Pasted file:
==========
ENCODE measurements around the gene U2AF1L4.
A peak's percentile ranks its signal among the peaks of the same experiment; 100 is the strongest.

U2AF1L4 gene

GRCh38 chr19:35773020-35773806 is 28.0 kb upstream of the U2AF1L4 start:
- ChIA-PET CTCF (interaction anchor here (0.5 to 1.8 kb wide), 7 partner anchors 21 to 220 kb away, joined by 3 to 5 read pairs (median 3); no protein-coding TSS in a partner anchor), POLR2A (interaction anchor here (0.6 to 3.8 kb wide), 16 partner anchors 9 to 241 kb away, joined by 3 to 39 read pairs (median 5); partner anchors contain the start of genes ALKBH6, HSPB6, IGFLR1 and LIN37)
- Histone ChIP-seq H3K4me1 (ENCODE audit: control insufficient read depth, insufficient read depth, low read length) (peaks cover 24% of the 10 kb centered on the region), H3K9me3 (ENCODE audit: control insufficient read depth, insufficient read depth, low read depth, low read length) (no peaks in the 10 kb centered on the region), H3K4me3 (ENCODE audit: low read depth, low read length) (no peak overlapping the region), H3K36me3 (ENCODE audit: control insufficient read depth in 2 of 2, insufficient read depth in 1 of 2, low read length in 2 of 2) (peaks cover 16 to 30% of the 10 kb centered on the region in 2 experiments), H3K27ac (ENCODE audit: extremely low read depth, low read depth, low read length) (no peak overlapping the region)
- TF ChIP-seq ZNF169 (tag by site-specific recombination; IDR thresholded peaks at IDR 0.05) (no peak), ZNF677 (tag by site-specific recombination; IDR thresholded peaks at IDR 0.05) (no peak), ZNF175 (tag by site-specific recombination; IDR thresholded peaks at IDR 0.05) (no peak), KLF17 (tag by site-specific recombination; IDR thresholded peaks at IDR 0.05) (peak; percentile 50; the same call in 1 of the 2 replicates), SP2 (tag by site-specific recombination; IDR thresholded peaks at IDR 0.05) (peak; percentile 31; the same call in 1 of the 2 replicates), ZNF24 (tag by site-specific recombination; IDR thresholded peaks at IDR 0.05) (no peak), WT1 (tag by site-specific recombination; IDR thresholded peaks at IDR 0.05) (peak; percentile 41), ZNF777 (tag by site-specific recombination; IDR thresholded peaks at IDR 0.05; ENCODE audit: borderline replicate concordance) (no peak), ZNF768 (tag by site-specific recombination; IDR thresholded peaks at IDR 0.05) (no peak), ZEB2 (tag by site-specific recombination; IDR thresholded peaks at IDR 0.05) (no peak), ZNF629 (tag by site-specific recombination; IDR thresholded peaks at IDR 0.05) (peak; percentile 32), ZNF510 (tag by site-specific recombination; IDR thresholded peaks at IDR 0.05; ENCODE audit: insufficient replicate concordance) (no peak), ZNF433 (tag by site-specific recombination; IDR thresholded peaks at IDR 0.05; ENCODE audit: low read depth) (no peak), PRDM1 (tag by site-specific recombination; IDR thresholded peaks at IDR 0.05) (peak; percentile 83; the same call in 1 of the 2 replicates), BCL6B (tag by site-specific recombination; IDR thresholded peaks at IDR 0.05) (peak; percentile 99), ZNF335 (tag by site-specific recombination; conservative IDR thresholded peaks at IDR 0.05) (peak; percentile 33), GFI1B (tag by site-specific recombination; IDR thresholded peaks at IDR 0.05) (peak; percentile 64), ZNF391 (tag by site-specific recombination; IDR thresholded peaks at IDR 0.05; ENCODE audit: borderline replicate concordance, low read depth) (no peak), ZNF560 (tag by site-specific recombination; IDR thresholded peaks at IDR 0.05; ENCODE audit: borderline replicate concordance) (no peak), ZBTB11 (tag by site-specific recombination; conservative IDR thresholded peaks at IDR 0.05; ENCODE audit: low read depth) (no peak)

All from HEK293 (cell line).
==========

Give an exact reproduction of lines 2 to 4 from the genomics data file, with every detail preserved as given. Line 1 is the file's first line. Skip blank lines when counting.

A peak's percentile ranks its signal among the peaks of the same experiment; 100 is the strongest.

U2AF1L4 gene

GRCh38 chr19:35773020-35773806 is 28.0 kb upstream of the U2AF1L4 start: